Saturday, November 30, 2013

Block Construction improvement - the Reveal

Earlier in the week, I shared with you that I was working on an experiment to make a block in a more fabric efficient way.    

The pattern that I really like, and I think I will be making a few of these quilts, is called Paper Hearts by Tula Pink.    I bought the book that the pattern was in.  It's called Sew Red.   

Each of the sub-blocks is half a heart.   The bottom of the heart is made by putting a square of fabric at the bottom of the larger rectangle, and sew a diagonal line.   Then cut off the corner.  This is the part that bothers me.

One way to save the wasted corner fabric is to sew another line and there would be a large half square triangle to use in another project.    But for me I would rather be more efficient in using the fabric.   
So with a little thought, I calculated a way to add 3/4 inch to one side of the light square and put it in the middle of a fat quarter strip of the proper width.    Then sew the two diagonal seams and cut them apart.   

Do that again on a second strip with the diagonal seams going in the other direction.    (it's hard to see in this picture but it's there)  This method makes two blocks.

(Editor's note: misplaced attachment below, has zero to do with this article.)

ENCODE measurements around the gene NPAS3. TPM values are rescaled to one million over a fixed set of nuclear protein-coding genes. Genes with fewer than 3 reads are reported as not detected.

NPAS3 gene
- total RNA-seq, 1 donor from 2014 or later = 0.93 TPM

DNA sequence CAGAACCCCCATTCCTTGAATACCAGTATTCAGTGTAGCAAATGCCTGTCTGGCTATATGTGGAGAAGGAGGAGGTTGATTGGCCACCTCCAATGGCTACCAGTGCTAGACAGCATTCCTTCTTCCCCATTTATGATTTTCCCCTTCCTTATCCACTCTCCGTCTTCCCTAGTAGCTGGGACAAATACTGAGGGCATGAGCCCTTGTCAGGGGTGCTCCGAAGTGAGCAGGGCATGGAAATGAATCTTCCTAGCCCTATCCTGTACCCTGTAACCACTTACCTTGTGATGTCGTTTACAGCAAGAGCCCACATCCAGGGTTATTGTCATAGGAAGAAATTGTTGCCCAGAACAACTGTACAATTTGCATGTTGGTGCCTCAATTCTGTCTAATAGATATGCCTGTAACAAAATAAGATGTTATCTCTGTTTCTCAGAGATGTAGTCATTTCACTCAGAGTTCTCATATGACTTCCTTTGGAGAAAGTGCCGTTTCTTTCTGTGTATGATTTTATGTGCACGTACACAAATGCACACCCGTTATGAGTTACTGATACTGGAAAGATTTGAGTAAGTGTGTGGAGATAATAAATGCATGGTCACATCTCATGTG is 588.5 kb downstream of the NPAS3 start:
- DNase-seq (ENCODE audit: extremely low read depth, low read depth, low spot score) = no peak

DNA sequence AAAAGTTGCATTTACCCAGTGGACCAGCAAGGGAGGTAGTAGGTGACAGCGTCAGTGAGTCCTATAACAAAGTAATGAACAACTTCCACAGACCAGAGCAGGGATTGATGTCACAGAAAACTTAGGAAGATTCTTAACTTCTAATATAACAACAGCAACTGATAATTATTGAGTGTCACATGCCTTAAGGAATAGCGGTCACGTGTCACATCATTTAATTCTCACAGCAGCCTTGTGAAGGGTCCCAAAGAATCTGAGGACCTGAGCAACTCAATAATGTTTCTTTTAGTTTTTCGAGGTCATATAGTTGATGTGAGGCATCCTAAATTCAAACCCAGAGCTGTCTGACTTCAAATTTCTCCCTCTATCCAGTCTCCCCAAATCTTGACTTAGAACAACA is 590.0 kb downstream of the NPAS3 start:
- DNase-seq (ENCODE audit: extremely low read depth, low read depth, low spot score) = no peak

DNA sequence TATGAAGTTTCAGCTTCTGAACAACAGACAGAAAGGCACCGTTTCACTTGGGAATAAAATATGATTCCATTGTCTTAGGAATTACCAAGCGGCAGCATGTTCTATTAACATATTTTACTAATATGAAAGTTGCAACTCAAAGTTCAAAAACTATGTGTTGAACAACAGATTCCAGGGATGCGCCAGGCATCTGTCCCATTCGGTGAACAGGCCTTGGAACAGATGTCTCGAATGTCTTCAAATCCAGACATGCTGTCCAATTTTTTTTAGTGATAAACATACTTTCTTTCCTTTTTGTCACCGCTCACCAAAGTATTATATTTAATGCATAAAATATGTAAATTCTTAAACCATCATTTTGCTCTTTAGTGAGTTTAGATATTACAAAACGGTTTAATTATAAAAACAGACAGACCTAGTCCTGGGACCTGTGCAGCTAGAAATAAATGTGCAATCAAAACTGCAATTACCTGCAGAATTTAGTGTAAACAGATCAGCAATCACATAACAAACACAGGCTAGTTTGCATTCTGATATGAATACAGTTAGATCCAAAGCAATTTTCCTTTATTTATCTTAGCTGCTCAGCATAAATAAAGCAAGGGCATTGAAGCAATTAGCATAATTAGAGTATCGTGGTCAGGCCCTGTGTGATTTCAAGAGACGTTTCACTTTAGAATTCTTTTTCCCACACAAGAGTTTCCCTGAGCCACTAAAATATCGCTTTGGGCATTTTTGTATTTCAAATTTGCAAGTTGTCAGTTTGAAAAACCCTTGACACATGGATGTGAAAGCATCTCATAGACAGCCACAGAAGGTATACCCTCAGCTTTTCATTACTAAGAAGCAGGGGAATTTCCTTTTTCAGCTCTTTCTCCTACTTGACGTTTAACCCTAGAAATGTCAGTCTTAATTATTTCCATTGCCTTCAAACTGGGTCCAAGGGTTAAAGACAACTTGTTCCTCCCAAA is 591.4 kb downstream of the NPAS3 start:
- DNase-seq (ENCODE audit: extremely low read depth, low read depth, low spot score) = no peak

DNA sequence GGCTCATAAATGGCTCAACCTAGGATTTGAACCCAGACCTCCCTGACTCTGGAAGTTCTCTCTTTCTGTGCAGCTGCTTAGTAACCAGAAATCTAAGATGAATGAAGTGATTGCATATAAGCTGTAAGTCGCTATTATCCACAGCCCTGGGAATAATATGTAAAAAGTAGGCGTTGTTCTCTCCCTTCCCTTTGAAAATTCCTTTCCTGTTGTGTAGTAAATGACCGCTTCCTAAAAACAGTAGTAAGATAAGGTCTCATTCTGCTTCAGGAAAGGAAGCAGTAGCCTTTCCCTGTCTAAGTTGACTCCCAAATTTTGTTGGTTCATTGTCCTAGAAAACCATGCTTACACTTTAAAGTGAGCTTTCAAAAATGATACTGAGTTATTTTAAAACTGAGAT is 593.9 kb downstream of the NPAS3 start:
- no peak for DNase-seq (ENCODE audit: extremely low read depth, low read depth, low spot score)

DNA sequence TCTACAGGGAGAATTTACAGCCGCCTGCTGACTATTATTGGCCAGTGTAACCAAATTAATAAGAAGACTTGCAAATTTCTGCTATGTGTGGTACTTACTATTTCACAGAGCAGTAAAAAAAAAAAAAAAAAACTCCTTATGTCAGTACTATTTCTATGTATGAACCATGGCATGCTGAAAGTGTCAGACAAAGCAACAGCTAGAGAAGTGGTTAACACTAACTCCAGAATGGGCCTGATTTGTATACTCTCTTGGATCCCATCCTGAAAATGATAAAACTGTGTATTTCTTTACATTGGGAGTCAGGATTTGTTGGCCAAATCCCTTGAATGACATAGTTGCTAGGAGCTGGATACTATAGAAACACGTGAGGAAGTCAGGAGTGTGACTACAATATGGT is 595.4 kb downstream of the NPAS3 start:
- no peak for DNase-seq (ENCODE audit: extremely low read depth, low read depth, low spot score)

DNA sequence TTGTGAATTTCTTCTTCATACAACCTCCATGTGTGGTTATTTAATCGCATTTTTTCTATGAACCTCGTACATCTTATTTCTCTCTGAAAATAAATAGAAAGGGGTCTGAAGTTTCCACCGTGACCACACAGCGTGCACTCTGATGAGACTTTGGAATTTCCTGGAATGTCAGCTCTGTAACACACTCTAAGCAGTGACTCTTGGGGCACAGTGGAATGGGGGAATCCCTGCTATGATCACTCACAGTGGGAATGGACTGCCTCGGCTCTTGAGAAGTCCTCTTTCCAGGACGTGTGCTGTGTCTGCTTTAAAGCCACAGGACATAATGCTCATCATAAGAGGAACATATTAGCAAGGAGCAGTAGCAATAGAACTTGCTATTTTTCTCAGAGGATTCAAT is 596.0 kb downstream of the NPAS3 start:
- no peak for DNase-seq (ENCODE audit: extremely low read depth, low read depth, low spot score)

There will be a little to trim off the top of the sub-blocks before proceeding with the corner triangles.   These corners are diagonal stitched, and lopped off too.  But they are smaller so it's not as big a waste.

So, do you like Tula's design?  I really like it.  And I like the colors she chose.   So, using my my fabric-efficient method of construction, I will definitely be making one or two of these quilts in the new year.  

I'm glad I tried this and I now have two more blocks to go in my "Misc. blocks" box

I continue as per the pattern directions.
Sewing the little squares to the corners.
Then sew the two halves together.
Voila.  Two blocks.


Linda H said...

Good for you Gail. I dislike unnecessary waste too.

momto1 said...

What a good idea!!! You explained it so easily. Now, let's hope I can remember that next time I need it. That's such a useful method. Thanks for figuring it out and sharing, Gail.